What getting a first job in South Korea was like
South Korea is my home. I was born in Daejeon city but grew up in Bundang (3-40 minutes south of downtown Seoul) all my life. I attended Korean public schools until I moved to America after finishing my first semester of 9th grade (aka “3rd grade of middle school” in Korea). I believe that was 2008.
In June 2012, I came back to Korea to work. I had just completed my Associate of Arts degree in America and although my hope was to transfer to a four-year college immediately, our family didn’t have the financial means for it at that time. So at age 19 (Korean age 20), I was now searching for a full-time job at one of the most hyper-competitive job markets in the world.
I went on Saramin (the Korean equivalent of LinkedIn) day in and day out as any faithful job searcher would. After having interviews at a handful of companies including some offering me to pay less than $1,000 a month, I landed an interview at an international non-profit organization.
To be honest, I knew pretty much nothing about the non-profit field at that time. I remember someone once telling me about World Vision and how I had no context to understand what that person was talking about. This particular position I applied for at this organization was a year-long contract Sponsor Relations Coordinator position that required intermediate English skills. When I sat down for the interview, I tried my best to give thoughtful responses with the knowledge I had about this organization. The two interviewers sitting across a long conference table from me seemed to be delighted to see a young, energetic 19-year-old. Truthfully though, I only remember two questions from that interview:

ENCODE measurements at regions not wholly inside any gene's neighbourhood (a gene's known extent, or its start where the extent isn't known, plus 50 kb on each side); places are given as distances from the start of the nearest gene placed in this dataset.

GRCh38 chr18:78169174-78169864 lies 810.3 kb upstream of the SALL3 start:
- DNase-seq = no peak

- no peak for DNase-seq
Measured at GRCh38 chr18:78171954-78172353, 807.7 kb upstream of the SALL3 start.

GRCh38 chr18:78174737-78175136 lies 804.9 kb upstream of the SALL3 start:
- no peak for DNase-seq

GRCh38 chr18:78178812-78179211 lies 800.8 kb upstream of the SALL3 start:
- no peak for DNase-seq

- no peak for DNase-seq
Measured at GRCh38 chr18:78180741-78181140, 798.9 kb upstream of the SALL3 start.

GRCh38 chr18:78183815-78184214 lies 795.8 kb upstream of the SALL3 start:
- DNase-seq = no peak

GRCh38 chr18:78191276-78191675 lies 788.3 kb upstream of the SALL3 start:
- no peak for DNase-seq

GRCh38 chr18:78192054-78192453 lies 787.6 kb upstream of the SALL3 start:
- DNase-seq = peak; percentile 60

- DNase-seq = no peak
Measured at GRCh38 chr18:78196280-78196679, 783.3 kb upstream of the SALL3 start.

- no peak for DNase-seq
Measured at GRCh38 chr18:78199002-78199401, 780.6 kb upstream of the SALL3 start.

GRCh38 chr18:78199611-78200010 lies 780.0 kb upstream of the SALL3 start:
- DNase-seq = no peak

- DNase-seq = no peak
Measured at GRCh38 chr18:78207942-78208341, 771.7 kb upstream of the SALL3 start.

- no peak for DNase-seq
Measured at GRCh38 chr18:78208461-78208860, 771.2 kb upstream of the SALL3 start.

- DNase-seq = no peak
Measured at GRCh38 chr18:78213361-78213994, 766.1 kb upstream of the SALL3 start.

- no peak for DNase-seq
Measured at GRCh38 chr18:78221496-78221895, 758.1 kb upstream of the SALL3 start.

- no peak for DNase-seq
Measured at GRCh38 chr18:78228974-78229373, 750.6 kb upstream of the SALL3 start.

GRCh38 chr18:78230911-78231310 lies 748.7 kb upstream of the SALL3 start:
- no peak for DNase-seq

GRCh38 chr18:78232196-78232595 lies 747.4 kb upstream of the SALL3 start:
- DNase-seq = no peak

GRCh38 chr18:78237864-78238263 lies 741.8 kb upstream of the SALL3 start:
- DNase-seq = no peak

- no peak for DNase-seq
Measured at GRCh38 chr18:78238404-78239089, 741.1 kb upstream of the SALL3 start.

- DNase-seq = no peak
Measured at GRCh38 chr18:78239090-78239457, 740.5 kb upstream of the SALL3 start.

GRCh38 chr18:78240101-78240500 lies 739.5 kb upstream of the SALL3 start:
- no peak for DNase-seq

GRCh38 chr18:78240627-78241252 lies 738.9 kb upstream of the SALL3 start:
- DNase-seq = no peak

(1) Are you going to be okay with sitting at your desk for a long time? You seem to be very energetic and outgoing.
(2) How much did it cost for you to study in America?
Shoot. Well, my answer to the first question was of course a yes. I wasn’t going to say “No, actually you’re right. Let me just go outside and play all day.” The second question though, really? Was my resume with my family background, my photo, height, weight, and blood type not enough? Apparently not. I indirectly answered this question by saying studying abroad in America costs roughly this much in average for anyone blah blah blah. They had no idea that behind all of this was my family’s indefinable sacrifice to provide for my education.
I walked out of that interview feeling okay actually. I was happy I had an interview. A few other candidates I sat with in the waiting room prior to the interview seemed nervous but I wasn’t. If this was going to work out, it was going to. If not, that was going to be okay as well. ‘I’ll keep trying,’ I thought to myself.
Though, just trying hard enough wouldn’t be enough in South Korea in terms of getting employed. South Korea’s job market for young twentysomethings is tough to say the least. Many college students postpone their college graduation to build their resume by getting all sorts of certificates or taking language exams. Internships tend to be unpaid and interns are expected to provide “unlimited labor.” By the time they receive their college diplomas, they may or may not have a job lined up for them. Many still remain in the season of “job-preparation” for an indefinite amount of time which often entails nagging relatives on holidays asking questions about “what you’ve been up to.” This season for some lasts a few months and some for years.
So there surely was a side of me that wondered if I would be able to get a full-time job in Korea. However, given that the position I applied for was a contract position and that my language skills were more than qualified, my trajectory looked brighter than I expected.
Around a week or two later, I went on the organization’s career website to find the latest post about the position. Believe it or not, my name was on it. I screamed, “Mom! Dad! I got the job!” So there, I had it. My first job!